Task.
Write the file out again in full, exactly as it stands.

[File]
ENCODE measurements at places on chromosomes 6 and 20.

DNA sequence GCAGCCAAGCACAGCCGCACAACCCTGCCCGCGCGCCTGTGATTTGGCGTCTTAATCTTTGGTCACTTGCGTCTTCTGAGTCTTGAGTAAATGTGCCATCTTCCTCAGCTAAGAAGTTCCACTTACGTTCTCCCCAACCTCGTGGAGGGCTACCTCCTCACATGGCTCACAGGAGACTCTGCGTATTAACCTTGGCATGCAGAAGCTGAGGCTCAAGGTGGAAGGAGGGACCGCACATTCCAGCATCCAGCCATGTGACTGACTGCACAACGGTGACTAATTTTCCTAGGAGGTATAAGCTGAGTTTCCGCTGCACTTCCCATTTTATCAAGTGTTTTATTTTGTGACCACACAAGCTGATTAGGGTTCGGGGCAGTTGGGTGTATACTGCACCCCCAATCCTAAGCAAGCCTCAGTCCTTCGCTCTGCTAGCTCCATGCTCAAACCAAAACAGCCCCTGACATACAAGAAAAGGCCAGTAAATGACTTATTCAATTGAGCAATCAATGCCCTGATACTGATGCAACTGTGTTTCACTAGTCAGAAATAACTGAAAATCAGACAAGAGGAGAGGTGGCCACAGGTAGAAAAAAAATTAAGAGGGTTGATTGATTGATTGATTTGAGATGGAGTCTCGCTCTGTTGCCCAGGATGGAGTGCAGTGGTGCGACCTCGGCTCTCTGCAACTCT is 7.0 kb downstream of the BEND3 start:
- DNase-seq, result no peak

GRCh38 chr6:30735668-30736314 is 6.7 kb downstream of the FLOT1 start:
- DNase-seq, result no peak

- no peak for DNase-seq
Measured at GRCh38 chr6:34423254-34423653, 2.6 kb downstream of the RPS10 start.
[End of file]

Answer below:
ENCODE measurements at places on chromosomes 6 and 20.

DNA sequence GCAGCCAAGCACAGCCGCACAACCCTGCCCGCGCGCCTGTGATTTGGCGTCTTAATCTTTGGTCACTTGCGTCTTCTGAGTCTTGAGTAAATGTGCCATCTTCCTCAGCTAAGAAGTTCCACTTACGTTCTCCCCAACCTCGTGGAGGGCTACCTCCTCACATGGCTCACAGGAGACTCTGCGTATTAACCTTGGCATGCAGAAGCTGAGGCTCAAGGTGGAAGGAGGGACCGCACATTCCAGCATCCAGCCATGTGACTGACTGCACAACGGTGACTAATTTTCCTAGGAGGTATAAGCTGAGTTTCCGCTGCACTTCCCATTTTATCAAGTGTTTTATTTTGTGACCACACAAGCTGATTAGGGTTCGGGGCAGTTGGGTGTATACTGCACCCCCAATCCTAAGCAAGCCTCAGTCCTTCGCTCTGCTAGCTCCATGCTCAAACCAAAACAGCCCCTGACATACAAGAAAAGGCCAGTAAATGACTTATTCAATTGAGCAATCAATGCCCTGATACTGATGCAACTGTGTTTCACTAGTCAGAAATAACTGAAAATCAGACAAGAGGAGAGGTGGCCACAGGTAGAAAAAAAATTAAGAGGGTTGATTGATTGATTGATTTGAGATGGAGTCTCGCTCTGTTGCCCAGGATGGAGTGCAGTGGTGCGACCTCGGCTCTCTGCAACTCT is 7.0 kb downstream of the BEND3 start:
- DNase-seq, result no peak

GRCh38 chr6:30735668-30736314 is 6.7 kb downstream of the FLOT1 start:
- DNase-seq, result no peak

- no peak for DNase-seq
Measured at GRCh38 chr6:34423254-34423653, 2.6 kb downstream of the RPS10 start.